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Saúde e Sociedade

versão impressa ISSN 0104-1290versão On-line ISSN 1984-0470

Saude soc. vol.24  supl.1 São Paulo abr./jun. 2015

https://doi.org/10.1590/s0104-12902015s01016 

Articles

Discourses in Health Public Hearing and their impact on the decisions of the Supreme Court: an analysis to the theory of social systems2

Alethele de Oliveira Santos1 

Maria Célia Delduque2 

Ana Valéria Machado Mendonça3 

1Conselho Nacional de Secretários de Saúde. Brasília, DF, Brasil. E-mail: alethele@ig.com.br

2Fundação Oswaldo Cruz. Brasília, DF, Brasil. E-mail: delduque@unb.br

3Universidade de Brasília. Faculdade de Saúde. Departamento de Saúde Coletiva. Brasília, DF, Brasil. E-mail: valeriamendonca@gmail.com


ABSTRACT

The judicialization of health social phenomenon caused the Federal Supreme Court (STF) ask for a Public Hearing in 2009. The call of society in its different segments should provide the basis for the judge's decisions. The discourses given at the event were investigated in order to answer whether the public health audience presented arguments that have been incorporated by the Supreme Court seat of their decisions, denoting changes in the legal subsystem. The research was conducted on the basis of the STF data center, available on the internet. The method of discourse analysis (AD) and comparative matrices of judgments was used. The results concluded that the hearing proved to be strategic and that the participant's discourses by distinct segments demonstrated that the right to health has no hegemonic meaning in society. It was concluded that the two social subsystems - health and law - had the opportunity for mutual learning. The legal subsystem incorporated in the decisions analyzed 20% of the arguments presented at the Health Public Hearing.

Key words: Health System; Judiciary; Court Decisions; Health Law; Public Hearing

RESUMO

O fenômeno social denominado judicialização da saúde levou o Supremo Tribunal Federal (STF) a convocar uma audiência pública, em 2009. A oitiva da sociedade, em seus diferentes segmentos, deveria prover os julgadores de embasamento para suas decisões. Os discursos proferidos no evento foram investigados, com o intuito de responder se a Audiência Pública da Saúde apresentou argumentos que foram incorporados pelo STF em sede de suas decisões, de modo a denotar alterações no subsistema judicial. A pesquisa foi realizada por meio da base de dados do STF, disponível na internet. Foi utilizado o método da Análise de Discurso e matrizes comparativas de decisões judiciais. Os resultados concluíram que a audiência se revelou estratégica e que os discursos apresentaram teses distintas conforme os segmentos participantes, demonstrando que o direito à saúde não apresenta significado hegemônico na sociedade. Conclui-se que os dois subsistemas sociais - saúde e direito - tiveram oportunidade de mútua aprendizagem. O subsistema jurídico incorporou, nas decisões analisadas, 20% dos argumentos apresentados na Audiência Pública da Saúde.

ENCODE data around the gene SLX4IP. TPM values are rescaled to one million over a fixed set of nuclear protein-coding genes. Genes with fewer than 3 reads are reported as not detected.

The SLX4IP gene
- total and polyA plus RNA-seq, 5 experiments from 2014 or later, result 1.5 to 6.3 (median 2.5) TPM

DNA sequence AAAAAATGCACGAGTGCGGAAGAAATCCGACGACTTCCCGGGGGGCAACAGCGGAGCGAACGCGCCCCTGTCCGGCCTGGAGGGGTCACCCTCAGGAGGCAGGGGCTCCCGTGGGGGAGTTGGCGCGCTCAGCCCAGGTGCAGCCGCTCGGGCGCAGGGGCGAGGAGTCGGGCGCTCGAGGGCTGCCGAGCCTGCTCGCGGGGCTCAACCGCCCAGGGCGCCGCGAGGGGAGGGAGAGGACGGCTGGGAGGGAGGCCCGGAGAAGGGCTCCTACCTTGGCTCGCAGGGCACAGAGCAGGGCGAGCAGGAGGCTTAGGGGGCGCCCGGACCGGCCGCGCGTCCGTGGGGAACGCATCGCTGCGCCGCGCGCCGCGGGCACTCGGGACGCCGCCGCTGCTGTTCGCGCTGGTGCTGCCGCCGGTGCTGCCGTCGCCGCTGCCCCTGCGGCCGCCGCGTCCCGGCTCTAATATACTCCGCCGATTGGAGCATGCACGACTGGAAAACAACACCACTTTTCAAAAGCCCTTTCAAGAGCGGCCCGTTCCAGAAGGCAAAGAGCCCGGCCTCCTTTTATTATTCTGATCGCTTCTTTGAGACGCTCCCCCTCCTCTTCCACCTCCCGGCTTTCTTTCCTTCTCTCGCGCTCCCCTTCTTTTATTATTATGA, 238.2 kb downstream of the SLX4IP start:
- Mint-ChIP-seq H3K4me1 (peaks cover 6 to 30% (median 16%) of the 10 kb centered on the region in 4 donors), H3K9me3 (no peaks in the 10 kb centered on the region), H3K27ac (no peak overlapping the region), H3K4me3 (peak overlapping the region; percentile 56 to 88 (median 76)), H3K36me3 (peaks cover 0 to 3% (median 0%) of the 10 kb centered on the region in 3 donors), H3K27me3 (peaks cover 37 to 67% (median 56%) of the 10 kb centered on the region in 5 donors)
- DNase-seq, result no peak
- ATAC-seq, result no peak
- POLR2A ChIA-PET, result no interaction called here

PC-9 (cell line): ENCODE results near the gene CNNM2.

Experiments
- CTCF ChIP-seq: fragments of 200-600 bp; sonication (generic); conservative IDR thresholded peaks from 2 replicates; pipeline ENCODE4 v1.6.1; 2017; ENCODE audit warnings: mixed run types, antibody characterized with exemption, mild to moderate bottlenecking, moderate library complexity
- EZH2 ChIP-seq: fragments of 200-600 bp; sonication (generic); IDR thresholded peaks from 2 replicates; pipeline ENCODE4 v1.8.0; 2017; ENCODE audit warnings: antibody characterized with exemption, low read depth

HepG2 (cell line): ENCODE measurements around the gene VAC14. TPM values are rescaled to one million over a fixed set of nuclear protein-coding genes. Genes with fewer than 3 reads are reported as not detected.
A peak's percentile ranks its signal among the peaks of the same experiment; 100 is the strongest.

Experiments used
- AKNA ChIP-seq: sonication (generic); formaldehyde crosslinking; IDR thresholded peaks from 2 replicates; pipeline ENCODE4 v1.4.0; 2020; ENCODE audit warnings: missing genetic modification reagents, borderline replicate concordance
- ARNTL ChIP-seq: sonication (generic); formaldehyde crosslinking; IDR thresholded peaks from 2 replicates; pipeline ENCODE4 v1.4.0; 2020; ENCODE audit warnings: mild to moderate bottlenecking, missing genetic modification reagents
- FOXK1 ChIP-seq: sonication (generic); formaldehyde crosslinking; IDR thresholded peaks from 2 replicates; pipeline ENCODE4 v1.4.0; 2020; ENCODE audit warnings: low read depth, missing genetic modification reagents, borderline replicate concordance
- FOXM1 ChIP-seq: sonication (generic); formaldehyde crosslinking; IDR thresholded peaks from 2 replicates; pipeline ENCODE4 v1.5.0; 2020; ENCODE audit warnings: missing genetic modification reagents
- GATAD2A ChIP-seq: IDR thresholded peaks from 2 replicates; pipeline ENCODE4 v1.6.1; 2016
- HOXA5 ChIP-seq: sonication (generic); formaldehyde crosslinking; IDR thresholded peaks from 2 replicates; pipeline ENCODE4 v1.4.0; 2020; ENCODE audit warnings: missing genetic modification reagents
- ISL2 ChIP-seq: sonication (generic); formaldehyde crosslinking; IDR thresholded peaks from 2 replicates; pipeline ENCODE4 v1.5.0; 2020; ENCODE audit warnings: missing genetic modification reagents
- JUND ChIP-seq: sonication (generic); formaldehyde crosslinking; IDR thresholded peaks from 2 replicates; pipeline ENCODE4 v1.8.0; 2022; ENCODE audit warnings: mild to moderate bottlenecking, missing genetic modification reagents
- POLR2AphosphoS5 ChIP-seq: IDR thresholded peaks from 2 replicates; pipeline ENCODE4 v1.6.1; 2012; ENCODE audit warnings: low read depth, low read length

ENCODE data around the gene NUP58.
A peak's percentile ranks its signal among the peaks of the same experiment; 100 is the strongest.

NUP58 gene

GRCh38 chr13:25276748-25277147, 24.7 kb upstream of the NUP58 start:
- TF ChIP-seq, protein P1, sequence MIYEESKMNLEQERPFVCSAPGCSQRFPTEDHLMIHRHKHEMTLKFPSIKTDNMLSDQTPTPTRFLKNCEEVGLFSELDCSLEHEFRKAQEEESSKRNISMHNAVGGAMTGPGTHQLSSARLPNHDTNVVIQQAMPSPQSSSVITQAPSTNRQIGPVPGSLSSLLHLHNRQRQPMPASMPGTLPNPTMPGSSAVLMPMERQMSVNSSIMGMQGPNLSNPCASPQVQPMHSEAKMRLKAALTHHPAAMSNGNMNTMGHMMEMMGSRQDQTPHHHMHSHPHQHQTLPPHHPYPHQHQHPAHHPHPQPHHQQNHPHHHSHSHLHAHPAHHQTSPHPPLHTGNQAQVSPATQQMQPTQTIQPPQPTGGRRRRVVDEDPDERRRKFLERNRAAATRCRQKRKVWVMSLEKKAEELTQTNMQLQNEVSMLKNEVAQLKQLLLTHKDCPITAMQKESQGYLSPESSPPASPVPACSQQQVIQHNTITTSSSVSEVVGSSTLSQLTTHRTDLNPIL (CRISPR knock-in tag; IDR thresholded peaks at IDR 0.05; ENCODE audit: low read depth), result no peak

Palavras-Chave: Sistema Único de Saúde; Poder Judiciário; Decisões Judiciais; Audiência Pública da Saúde.

Introduction

The implementation of the Health Public Hearing by the Supreme Federal Court (STF) in 2009 was a milestone in the relations between the legal and the political system, regar ding the Brazilian National Health System (SUS) and health care related activities and services in Brazil.

Although it was a major event with consequences for both systems, there was no effective studies and research about that remarkable meeting, whether in the legal field or in the social sciences.

This study aimed at assessing and analyzing the discourses given at the STF Health Public Hearing and assess whether they had an impact on subsequent decisions taken by the Constitutional Court on such health issue.